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Chapter 69

"I'm terrified of weddings, Erik," said Manfred grumpily. "You catch deadly diseases at them. And with Sachs there, I won't be able to do the good part . . . you know. Get drunk afterwards."


Erik snorted. He had to wear full armor for the occasion again. That worried him more than a mere wedding ceremony. "What deadly disease?"


"Matrimony. You can die of boredom, I've been told."


Erik snorted again. "I am going to save that up and tell your wife. And then you are going to be in trouble. Deep trouble. Manfred, he asked for us specifically. It is that Venetian grandee, Dorma, whom we helped with the Dandelos. His sister is getting married. It's a compliment. Sachs is delighted."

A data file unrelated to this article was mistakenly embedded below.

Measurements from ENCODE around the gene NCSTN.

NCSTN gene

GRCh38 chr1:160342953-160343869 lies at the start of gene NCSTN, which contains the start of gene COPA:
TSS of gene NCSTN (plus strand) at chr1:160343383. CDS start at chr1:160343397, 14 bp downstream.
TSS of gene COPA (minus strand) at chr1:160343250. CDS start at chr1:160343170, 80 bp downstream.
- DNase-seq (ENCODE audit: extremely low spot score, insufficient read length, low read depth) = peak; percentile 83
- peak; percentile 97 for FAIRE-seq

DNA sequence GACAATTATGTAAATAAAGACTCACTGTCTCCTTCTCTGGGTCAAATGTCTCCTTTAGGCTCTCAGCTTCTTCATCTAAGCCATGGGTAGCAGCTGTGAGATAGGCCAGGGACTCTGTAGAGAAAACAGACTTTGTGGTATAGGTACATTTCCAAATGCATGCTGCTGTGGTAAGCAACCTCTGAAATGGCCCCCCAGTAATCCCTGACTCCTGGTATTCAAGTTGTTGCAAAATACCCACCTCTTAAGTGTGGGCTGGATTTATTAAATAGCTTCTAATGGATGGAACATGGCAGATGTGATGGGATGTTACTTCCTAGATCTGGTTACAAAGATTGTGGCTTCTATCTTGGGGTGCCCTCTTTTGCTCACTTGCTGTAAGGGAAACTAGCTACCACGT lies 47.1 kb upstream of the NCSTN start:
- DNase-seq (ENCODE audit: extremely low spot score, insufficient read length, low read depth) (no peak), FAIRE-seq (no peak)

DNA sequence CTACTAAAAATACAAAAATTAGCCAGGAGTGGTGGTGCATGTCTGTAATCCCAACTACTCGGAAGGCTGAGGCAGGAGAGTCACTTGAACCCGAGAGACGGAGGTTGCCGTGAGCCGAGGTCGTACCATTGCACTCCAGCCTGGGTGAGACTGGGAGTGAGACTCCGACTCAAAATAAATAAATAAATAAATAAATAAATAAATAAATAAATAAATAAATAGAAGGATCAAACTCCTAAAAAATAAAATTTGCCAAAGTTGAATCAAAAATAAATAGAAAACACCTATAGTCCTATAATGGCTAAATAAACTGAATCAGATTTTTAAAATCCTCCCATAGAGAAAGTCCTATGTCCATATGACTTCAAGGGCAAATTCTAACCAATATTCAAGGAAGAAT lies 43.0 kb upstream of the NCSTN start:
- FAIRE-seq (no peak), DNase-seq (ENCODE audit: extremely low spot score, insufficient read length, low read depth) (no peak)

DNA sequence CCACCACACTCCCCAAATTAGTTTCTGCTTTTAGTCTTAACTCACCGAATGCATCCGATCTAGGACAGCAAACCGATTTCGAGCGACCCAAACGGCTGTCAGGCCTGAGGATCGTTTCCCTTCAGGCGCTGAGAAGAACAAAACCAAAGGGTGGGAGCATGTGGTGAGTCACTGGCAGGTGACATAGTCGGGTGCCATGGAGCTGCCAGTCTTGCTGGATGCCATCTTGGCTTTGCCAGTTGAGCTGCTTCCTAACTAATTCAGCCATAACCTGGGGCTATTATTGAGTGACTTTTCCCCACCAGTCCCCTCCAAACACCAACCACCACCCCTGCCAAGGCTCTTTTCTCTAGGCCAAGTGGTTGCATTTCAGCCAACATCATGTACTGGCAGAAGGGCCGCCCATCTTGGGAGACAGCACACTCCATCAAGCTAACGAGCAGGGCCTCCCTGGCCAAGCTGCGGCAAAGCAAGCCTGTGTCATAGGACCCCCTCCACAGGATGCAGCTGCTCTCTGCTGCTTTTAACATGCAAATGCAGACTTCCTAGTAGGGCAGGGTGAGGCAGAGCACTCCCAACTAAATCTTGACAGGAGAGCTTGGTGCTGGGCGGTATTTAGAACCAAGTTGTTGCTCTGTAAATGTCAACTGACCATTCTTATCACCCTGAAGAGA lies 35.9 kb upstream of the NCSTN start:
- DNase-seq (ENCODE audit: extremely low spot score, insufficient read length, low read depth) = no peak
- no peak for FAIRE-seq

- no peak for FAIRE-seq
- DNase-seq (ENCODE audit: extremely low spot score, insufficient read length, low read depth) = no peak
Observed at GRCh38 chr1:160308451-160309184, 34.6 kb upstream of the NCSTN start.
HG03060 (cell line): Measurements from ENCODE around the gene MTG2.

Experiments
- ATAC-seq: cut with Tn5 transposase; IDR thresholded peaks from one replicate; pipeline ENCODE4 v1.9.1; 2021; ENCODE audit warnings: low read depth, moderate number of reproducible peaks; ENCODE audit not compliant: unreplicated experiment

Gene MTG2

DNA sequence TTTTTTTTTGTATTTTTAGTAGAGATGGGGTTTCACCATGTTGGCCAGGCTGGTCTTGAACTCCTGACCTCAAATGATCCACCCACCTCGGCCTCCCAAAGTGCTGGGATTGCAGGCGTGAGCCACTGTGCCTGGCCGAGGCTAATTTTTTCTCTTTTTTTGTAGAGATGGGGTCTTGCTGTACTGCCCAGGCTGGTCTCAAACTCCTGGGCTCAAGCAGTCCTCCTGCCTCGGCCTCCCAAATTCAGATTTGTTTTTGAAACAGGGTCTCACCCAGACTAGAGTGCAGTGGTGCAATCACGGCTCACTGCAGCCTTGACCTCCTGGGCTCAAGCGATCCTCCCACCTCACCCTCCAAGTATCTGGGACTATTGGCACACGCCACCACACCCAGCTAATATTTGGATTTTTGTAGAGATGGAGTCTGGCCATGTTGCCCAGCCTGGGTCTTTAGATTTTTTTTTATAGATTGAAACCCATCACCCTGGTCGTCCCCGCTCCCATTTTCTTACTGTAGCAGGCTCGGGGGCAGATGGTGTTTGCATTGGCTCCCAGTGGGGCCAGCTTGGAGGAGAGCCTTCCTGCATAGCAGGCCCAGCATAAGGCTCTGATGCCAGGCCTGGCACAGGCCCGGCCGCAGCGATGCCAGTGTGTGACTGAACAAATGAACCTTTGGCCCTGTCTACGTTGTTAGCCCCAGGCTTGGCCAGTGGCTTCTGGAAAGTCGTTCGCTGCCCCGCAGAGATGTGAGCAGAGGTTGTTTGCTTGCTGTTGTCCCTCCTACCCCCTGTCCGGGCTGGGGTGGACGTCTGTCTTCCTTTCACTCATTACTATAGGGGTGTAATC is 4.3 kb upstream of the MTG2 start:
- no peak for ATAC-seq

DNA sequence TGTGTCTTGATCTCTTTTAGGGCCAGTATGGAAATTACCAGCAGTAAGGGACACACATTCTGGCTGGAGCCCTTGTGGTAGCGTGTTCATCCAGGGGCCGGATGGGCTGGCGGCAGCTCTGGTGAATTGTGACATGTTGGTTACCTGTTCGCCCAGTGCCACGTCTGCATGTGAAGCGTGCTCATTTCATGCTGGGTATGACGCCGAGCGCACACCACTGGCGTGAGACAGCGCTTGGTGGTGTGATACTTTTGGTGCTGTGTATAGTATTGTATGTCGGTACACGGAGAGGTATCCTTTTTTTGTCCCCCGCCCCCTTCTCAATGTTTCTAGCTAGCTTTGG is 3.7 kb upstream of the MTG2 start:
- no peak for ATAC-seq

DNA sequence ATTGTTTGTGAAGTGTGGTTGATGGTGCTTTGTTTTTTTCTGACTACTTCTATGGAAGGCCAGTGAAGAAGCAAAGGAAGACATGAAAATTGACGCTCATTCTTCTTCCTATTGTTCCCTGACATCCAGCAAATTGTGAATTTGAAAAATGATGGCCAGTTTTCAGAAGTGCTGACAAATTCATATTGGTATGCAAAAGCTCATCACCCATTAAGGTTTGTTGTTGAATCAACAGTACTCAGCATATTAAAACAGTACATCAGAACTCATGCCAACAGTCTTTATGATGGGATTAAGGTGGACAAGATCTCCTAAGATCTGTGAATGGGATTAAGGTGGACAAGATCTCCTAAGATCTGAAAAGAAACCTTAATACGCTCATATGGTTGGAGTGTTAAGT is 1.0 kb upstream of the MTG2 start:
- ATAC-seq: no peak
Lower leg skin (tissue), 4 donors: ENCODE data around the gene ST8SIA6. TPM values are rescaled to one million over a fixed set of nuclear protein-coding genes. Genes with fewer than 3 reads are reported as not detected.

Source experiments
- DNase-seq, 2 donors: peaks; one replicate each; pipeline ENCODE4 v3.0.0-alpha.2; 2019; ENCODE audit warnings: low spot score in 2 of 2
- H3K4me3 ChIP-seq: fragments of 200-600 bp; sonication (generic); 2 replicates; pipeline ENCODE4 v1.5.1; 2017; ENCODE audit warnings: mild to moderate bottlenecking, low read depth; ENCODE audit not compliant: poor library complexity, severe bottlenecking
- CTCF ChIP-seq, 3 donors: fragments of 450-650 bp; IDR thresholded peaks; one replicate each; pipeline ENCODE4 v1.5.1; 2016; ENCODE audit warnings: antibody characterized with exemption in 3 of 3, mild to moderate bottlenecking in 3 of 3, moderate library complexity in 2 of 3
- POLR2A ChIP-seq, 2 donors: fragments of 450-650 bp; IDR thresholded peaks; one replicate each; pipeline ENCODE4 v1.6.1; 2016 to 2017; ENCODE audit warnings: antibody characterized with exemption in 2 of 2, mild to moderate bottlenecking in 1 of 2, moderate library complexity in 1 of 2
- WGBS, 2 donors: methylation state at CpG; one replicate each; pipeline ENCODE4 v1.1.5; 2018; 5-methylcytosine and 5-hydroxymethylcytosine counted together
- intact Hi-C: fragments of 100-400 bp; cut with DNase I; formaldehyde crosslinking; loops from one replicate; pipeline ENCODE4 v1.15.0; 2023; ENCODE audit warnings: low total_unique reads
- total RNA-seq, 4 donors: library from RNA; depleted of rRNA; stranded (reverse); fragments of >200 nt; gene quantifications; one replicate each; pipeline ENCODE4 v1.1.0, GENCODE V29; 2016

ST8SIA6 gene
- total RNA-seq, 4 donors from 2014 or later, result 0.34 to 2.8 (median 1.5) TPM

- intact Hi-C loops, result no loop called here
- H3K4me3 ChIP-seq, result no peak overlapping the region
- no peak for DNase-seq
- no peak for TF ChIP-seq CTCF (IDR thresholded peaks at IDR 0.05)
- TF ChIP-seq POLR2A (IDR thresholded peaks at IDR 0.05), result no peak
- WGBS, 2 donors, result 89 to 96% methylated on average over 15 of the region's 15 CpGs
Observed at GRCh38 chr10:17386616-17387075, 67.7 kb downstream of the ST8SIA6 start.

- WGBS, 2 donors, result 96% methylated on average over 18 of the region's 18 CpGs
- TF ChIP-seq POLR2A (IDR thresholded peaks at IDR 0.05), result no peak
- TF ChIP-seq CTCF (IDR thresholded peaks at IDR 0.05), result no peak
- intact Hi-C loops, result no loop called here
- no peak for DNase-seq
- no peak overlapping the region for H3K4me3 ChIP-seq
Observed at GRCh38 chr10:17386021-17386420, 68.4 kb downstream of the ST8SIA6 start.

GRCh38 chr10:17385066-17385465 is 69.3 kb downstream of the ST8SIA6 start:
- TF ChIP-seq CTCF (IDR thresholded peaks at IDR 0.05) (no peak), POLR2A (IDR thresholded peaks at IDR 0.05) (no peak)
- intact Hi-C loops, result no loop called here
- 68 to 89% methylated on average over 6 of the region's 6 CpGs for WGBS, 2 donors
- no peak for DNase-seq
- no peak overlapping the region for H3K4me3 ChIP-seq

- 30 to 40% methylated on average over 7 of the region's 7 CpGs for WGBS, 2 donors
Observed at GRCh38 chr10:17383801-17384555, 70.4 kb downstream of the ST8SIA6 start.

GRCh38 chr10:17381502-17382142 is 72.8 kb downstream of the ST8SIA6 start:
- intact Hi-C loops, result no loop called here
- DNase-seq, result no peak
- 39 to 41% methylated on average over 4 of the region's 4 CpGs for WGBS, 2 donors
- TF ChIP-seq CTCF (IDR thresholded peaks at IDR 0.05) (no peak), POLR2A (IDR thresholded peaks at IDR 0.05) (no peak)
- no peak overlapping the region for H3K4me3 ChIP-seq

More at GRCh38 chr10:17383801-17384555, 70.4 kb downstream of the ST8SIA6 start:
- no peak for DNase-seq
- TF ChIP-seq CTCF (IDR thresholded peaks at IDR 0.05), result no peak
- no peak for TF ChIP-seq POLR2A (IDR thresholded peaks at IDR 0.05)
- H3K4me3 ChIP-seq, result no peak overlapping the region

Manfred traced the outline of the caryatid on Erik's bedpost. "So we're going. Erik, I sent a private message off to my uncle yesterday. I asked Von Stemitz to take it with him on his trip to Mainz. Whatever Sachs and the knight-bishops are doing keeping the Knights of the Trinity in Venice . . . it isn't in the Emperor's interest. The last thing Charles Fredrik wants is to be involved in a civil war down here in Italy, no matter what these Montagnard-Pauline fanatics think about one Holy Roman Emperor over all the Christian world. We have the Aquitaines on our western flank, the damned Grand Duke of Lithuania on our northeastern flank and the King of Hungary on the southeastern—with both of them creeping down into the Black Sea. We need trouble to the south in Italy like we need a hole in the head. He should know about the situation here."